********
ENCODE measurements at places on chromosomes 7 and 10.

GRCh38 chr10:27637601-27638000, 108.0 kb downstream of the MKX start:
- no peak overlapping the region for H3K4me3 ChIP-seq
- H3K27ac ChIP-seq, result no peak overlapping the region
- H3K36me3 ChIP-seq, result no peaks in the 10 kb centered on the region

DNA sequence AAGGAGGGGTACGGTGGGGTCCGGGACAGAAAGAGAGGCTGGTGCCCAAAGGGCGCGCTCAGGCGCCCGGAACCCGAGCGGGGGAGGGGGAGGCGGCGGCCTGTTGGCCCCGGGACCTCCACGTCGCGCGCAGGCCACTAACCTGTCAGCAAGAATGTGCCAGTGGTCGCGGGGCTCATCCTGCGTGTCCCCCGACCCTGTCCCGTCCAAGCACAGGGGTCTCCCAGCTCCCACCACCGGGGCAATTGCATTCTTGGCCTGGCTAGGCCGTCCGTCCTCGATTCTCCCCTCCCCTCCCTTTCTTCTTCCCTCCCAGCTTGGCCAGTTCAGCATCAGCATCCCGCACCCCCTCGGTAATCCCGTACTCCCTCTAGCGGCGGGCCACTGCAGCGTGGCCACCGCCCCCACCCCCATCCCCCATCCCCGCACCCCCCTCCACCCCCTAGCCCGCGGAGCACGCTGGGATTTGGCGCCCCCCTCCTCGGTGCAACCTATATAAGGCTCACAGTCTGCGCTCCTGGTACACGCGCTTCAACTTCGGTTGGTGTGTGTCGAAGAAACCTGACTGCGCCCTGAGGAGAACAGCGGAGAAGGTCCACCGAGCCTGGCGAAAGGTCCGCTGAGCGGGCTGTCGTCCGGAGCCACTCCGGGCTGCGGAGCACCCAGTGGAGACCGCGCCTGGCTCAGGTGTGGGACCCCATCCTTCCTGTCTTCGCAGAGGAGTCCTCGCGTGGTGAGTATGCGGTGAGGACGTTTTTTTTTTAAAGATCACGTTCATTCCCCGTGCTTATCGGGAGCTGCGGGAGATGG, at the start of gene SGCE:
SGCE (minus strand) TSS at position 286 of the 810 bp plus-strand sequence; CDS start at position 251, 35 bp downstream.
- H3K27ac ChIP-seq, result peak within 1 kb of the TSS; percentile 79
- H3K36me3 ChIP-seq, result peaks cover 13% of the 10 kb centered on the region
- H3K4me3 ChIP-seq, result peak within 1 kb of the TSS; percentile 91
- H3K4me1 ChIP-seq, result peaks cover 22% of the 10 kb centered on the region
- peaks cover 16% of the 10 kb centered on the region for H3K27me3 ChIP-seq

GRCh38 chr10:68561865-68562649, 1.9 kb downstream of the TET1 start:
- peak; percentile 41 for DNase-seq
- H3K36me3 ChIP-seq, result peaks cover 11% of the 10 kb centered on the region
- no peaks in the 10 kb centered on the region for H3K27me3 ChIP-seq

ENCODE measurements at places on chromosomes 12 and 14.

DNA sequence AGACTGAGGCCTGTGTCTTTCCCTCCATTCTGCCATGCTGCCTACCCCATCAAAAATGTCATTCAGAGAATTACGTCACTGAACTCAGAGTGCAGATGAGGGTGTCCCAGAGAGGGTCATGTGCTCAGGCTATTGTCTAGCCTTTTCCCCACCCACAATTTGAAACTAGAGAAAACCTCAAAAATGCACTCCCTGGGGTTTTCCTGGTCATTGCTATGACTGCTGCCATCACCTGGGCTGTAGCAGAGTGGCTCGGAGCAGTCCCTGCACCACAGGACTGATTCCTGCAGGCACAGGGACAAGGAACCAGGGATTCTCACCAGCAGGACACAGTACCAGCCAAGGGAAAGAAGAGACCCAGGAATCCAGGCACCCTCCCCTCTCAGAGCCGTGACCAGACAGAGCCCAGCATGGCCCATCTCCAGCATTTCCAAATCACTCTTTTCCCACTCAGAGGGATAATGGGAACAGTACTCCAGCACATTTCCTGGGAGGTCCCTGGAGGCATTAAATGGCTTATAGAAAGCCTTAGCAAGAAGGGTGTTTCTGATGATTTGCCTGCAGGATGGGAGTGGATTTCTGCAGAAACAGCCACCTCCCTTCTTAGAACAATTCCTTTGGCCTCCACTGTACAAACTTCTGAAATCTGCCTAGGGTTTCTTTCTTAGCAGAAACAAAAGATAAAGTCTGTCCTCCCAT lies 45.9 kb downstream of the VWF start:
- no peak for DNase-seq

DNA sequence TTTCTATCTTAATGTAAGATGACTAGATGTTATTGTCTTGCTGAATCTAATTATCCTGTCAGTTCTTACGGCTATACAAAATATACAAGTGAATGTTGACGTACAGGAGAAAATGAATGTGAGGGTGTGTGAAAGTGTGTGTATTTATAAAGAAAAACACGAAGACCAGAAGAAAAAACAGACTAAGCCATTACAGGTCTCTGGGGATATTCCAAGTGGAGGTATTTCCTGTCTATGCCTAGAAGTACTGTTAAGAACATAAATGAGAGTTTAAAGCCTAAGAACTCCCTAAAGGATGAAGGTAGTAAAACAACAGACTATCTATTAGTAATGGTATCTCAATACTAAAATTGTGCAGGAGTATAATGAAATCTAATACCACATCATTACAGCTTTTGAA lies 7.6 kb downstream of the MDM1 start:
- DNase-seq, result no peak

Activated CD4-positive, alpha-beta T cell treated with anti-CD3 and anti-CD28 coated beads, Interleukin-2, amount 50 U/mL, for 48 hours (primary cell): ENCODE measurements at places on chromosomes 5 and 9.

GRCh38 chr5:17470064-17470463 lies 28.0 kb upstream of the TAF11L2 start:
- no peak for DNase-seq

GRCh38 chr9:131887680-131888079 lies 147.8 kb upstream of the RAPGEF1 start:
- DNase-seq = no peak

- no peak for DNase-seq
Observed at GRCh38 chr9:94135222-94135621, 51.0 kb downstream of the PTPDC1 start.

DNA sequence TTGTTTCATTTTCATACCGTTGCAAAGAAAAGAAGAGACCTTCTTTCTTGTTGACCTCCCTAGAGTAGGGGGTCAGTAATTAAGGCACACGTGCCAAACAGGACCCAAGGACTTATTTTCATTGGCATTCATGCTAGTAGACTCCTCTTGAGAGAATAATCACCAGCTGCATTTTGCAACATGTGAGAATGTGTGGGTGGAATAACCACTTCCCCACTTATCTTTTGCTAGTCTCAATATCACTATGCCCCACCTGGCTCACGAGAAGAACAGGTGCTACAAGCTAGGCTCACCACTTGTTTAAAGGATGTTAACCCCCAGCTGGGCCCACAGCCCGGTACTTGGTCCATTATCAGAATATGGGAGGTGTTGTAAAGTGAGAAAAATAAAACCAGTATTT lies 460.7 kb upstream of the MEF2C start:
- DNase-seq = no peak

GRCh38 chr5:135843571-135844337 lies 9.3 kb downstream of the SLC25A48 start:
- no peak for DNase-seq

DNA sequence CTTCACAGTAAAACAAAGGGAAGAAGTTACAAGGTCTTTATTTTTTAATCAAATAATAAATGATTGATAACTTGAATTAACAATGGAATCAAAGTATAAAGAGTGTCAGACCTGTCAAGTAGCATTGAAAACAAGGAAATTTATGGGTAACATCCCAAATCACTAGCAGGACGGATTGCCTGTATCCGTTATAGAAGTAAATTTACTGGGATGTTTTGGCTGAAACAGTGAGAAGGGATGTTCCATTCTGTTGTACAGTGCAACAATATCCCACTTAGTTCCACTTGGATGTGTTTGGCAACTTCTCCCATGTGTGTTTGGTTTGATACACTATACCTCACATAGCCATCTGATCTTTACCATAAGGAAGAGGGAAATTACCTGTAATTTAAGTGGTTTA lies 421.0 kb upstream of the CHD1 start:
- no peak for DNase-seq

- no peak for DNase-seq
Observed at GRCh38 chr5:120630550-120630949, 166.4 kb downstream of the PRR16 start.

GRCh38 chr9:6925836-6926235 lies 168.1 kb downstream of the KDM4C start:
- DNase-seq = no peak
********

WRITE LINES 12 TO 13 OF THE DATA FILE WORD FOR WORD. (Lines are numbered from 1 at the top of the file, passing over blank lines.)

- peaks cover 16% of the 10 kb centered on the region for H3K27me3 ChIP-seq

GRCh38 chr10:68561865-68562649, 1.9 kb downstream of the TET1 start: